Getting the Unitron to work with ROMX wasn't as easy as expected! From a chip layout perspective, the Unitron motherboard is almost identical to a Rev 7 RFI Apple board, with a few substitutions and a 74LS02 quad NOR gate added at position E2. I assumed that they would be using this to invert the slot Inhibit signal to make it compatible with the 2716 EPROM (on an Apple the INH signal is wired to pin 18 on the ROM sockets and this input is active high on the 9316 masked ROMs that Apple used, but active low on 2716 EPROMs).
ROMX expects an active high input - when the line is pulled low it inhibits the ROMs. I thought it would be a simple matter of pulling the 74LS02 from the socket and jumpering the signal at the socket such that the signal passes straight from input to output without inversion - this didn't work. After pulling the motherboard and buzzing it out, it was found that Unitron handle the Inhibit signal very differently. They actually use 2 of the gates in the 74LS02 and wire in a couple of address lines to qualify INH for D000-FFFF only, and then wire the output to pin 5 of the 74LS138 at position F12. Pin 18 on the ROM's is grounded. The 74LS02 was returned to its socket.
On ROMX we dont use pin 5 on the 74LS138 socket - Apple wire pins 4 and 5 together as Phi1, and we (fortunately) chose to pick up that signal on pin 4. We expect INH to be present on pin 18 of the ROM socket, but since that is grounded on the Unitron then ROMX hardware mods are required. Namely pin 18 was removed from the module, and then a wire run on the underside across to Pin 5 of what would be the F12 74LS138. The black wire is hard to see but it's there :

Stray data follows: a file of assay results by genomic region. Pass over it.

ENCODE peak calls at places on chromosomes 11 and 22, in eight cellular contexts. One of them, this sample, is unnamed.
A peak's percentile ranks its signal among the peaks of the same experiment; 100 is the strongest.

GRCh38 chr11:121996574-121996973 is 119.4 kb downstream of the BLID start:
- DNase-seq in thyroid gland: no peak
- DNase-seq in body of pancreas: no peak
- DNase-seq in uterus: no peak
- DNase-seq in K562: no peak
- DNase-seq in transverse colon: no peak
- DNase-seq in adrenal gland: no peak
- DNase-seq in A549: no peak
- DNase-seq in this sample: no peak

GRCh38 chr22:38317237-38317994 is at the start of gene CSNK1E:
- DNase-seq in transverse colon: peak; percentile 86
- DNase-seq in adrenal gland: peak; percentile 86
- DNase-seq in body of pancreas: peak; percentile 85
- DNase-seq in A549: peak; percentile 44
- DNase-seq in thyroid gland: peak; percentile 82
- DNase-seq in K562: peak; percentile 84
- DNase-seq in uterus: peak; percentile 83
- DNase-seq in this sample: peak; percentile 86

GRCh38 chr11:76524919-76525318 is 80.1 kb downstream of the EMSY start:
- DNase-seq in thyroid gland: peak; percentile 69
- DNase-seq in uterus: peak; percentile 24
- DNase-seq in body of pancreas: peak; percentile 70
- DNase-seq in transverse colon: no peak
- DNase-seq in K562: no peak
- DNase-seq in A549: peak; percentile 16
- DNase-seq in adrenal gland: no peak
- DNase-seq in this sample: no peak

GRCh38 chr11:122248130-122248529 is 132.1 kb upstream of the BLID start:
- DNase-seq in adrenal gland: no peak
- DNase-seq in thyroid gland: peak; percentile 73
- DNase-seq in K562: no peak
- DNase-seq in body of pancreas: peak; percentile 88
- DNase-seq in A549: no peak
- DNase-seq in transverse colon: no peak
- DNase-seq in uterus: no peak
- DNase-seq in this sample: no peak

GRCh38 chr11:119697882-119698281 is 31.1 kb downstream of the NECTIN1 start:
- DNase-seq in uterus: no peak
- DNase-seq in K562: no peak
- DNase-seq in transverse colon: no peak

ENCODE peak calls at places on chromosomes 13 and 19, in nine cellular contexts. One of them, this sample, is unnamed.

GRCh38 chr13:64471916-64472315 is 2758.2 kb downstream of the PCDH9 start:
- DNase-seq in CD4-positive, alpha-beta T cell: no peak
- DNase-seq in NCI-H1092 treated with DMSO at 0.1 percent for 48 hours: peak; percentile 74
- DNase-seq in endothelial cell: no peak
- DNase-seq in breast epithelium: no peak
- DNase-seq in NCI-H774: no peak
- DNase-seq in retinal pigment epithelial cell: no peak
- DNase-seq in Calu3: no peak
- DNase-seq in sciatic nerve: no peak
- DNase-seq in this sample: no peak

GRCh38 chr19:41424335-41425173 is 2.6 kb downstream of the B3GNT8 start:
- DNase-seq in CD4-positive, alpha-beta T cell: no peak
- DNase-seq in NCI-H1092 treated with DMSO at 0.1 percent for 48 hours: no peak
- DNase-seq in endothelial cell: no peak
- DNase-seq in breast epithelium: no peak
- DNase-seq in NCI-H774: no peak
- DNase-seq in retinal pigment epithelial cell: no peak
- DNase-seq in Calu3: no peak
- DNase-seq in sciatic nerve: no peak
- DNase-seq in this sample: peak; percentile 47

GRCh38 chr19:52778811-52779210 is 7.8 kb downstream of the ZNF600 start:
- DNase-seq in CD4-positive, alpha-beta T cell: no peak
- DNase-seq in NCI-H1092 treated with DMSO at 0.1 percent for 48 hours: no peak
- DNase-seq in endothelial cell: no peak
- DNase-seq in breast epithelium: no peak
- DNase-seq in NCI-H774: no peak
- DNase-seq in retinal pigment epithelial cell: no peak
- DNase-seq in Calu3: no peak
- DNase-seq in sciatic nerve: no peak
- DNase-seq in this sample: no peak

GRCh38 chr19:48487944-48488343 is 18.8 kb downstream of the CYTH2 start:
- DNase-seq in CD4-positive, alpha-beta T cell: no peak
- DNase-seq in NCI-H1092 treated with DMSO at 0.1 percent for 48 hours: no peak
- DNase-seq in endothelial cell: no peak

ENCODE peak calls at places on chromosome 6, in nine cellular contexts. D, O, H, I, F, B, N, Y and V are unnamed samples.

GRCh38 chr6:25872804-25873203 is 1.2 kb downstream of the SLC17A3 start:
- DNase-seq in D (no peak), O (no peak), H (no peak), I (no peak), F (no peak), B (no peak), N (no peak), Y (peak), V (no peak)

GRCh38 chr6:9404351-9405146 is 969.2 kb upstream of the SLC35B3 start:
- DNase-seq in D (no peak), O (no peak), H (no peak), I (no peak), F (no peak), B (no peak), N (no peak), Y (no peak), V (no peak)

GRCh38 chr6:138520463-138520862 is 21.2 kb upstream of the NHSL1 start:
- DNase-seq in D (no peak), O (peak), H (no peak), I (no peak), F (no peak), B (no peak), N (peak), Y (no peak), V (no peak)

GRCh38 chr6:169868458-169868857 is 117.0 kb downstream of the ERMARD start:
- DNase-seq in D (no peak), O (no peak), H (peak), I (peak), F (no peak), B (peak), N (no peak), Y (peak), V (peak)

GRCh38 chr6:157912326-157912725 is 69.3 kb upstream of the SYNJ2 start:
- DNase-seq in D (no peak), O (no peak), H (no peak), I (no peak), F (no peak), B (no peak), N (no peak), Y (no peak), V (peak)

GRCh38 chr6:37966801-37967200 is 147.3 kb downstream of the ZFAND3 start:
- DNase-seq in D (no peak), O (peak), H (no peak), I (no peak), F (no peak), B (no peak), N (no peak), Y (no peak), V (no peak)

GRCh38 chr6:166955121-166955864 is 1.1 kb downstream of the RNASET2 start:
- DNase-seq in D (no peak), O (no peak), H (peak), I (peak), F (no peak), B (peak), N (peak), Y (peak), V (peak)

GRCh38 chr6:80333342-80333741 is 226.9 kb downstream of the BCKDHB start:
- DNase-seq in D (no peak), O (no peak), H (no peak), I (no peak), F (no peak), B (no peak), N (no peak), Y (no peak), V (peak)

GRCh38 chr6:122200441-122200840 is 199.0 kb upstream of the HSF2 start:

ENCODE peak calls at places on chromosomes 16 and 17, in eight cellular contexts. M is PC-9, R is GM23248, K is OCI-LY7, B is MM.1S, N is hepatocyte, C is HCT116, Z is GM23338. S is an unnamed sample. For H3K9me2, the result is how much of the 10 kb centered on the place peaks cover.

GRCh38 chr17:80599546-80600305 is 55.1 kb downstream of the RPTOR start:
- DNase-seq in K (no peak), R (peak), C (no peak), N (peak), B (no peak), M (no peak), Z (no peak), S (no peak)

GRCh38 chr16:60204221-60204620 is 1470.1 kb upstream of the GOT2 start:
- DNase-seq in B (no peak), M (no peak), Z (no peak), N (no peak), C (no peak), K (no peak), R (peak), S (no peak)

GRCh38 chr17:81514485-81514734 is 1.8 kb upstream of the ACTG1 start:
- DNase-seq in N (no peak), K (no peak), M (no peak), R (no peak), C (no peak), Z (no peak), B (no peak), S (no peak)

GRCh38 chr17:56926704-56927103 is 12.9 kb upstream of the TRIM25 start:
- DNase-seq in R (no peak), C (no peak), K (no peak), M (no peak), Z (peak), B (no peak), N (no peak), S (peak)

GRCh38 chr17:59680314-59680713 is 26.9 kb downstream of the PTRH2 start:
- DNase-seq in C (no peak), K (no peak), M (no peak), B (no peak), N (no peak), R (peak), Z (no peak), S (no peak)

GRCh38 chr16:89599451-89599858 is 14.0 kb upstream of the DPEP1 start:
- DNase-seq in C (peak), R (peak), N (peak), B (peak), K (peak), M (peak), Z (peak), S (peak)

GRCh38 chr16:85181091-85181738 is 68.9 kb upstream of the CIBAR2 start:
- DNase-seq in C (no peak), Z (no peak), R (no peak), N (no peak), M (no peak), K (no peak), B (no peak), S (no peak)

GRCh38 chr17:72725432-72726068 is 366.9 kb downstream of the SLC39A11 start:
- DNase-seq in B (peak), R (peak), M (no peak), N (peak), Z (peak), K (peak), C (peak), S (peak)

Finally a CPLD code change was made to invert INH, and with that the Unitron was brought back to life! The faulty F8 ROM was left in the socket as all the onboard ROMs are disabled anyway when ROMX is present.
The next challenge however was the text ROM.
I quickly discovered that Unitron used a different text ROM bit mapping to Apple, so it was a matter of figuring out their layout and customising the flash image to suit. After experimentation, this is what I found to be the text ROM to video display bit mapping that Unitron used to store character data (the letter 'U' from Pigfont used as an example) :
It took a bit of file manipulation (I ended up creating a binary file for bit 1, a binary file for bit 2, and a binary file for bits 3 to 7, and then wrote a utility to OR the 3 files together!), but I was able to create a flash image that works with the Unitron and supports all the additional fonts we added (16 fonts in total).
After all this, I revisited the ROMX+ layout and decided that I would add a second switch to the underside of the board. This new switch allows you to select whether the Inhibit signal is wired to F12 pin 5, or pin 18 of the ROM socket (the NORMAL position). That, in conjunciton with the polarity inversion switch, will hopefully now cover off most clones!